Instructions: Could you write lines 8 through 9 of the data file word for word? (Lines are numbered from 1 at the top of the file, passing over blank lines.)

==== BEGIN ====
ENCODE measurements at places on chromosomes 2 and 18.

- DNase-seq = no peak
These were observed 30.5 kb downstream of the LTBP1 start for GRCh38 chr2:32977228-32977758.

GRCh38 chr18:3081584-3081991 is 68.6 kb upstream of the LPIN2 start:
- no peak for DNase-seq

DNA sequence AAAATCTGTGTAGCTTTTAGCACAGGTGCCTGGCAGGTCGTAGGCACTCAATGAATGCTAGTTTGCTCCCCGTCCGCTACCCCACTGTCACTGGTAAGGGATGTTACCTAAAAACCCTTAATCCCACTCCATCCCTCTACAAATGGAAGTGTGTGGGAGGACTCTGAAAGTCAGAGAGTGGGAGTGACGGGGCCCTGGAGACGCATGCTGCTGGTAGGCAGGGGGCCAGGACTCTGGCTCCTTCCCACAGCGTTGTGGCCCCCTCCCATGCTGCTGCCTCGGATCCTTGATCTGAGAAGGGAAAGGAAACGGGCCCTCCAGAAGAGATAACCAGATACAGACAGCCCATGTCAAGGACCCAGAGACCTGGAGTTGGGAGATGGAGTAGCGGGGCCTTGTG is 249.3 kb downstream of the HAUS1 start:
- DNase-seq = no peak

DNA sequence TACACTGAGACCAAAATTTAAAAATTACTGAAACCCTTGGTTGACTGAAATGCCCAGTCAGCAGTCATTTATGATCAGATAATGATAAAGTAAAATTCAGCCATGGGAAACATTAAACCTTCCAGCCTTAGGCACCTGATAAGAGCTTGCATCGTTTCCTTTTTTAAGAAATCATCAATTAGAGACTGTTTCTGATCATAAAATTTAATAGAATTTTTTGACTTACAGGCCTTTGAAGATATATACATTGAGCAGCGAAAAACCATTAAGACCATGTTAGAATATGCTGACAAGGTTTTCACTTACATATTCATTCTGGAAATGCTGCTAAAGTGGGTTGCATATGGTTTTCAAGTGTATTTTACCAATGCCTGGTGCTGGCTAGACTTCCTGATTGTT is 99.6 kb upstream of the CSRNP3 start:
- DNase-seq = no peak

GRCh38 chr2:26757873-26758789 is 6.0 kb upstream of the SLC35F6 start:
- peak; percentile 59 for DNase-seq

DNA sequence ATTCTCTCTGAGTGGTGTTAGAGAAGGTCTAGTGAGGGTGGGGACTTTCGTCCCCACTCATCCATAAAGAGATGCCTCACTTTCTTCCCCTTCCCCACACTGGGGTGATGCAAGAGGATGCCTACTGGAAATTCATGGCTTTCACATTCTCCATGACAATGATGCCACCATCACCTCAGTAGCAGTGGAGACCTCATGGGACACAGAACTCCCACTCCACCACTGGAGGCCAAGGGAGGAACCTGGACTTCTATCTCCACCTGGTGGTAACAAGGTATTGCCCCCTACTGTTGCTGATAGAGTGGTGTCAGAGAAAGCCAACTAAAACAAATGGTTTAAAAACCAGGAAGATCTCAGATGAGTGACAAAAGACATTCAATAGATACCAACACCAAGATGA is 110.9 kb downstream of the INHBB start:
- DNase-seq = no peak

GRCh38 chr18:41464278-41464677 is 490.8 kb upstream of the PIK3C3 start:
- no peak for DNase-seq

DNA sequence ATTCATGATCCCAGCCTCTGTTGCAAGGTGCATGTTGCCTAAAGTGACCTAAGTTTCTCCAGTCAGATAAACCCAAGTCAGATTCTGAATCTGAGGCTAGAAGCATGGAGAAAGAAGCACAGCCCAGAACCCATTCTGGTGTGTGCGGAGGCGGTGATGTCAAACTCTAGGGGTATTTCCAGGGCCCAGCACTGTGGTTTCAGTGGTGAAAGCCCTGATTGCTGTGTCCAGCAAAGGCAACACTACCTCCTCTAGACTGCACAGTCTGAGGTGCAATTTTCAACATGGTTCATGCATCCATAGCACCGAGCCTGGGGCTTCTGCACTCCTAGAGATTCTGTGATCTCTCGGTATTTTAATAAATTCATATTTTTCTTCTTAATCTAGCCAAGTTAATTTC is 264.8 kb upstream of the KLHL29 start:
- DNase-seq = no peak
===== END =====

DNA sequence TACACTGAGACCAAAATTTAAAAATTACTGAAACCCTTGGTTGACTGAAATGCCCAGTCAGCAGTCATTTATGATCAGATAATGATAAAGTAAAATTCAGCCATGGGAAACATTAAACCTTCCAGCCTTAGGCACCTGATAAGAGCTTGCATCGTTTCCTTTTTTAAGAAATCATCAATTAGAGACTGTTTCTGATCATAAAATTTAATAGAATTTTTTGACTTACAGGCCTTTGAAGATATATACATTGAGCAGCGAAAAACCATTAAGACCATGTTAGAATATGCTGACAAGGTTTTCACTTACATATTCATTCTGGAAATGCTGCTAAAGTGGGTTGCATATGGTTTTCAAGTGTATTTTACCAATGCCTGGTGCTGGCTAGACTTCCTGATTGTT is 99.6 kb upstream of the CSRNP3 start:
- DNase-seq = no peak